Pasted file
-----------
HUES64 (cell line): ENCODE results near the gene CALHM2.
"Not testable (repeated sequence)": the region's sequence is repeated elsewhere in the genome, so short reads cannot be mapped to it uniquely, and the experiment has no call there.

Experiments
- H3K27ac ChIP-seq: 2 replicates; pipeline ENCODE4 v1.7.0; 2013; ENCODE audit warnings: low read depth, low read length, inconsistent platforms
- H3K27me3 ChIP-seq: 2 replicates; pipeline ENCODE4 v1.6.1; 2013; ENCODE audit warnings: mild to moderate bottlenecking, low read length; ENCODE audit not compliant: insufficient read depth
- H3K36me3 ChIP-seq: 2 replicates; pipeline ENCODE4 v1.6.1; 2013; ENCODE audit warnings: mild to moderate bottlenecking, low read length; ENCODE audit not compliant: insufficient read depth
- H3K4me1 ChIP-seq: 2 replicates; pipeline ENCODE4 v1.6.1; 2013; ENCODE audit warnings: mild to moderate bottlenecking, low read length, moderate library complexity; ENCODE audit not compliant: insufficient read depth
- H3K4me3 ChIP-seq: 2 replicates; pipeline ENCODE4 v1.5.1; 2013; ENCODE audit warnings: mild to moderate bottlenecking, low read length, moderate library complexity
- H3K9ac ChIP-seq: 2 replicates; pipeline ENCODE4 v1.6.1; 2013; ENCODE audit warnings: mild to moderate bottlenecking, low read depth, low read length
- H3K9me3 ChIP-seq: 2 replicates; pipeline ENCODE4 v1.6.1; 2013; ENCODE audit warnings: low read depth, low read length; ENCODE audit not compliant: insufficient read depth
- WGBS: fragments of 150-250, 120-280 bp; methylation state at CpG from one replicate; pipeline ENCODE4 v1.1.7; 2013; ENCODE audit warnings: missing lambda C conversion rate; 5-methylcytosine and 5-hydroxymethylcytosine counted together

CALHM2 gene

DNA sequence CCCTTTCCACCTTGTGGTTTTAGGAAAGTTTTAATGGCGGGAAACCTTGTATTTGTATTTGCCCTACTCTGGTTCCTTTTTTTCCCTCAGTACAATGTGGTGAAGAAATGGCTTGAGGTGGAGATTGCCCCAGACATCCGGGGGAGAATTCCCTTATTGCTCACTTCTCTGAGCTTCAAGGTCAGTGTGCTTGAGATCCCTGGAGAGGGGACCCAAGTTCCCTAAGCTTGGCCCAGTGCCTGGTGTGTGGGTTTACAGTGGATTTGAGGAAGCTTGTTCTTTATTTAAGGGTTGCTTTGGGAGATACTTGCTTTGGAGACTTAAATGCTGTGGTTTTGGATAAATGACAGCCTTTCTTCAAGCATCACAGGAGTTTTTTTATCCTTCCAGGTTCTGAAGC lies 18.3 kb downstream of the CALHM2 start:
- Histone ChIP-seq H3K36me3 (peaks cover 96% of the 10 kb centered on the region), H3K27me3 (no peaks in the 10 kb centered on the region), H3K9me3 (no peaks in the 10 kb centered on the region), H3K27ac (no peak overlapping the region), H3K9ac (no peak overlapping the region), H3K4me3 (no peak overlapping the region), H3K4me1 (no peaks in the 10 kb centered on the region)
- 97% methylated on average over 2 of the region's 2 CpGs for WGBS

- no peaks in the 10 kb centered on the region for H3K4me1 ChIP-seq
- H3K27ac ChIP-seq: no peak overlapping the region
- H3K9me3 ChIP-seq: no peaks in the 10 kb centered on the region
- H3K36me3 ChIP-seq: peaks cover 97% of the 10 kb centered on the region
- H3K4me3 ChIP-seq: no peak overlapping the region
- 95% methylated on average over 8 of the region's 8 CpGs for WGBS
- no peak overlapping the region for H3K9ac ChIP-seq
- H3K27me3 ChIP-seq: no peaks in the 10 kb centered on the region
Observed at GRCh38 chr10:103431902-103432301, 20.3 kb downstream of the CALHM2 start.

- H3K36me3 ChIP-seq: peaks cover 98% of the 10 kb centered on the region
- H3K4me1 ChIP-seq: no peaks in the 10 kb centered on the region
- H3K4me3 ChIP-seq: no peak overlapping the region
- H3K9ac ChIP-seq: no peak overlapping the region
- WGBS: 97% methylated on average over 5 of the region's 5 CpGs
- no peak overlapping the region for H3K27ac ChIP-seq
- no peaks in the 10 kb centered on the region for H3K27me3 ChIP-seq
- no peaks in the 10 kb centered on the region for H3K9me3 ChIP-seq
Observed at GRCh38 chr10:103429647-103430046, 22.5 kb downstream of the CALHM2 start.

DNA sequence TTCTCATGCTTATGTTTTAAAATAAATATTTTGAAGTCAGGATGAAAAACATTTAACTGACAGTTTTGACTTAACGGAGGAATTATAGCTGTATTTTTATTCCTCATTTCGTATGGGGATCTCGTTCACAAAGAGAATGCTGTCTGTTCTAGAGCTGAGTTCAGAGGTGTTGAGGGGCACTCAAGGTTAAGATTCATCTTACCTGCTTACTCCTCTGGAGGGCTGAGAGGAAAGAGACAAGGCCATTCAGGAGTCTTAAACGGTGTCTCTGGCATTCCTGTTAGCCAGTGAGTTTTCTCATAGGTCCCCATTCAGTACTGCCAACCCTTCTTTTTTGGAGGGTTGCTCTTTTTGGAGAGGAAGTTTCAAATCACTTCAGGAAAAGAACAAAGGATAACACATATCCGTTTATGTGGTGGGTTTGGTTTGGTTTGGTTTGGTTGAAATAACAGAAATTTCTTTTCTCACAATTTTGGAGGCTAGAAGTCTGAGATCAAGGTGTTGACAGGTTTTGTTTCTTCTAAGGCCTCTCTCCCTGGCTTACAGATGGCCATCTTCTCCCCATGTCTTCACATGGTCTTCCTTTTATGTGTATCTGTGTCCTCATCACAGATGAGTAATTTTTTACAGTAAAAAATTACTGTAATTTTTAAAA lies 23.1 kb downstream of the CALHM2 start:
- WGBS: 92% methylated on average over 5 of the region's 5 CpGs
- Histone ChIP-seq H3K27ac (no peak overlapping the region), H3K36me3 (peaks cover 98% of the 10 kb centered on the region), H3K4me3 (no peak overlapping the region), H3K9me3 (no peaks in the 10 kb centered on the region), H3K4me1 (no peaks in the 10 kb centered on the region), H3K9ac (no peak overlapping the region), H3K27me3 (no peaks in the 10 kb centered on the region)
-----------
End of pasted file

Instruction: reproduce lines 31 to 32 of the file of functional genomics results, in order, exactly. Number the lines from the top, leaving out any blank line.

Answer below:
- no peaks in the 10 kb centered on the region for H3K27me3 ChIP-seq
- no peaks in the 10 kb centered on the region for H3K9me3 ChIP-seq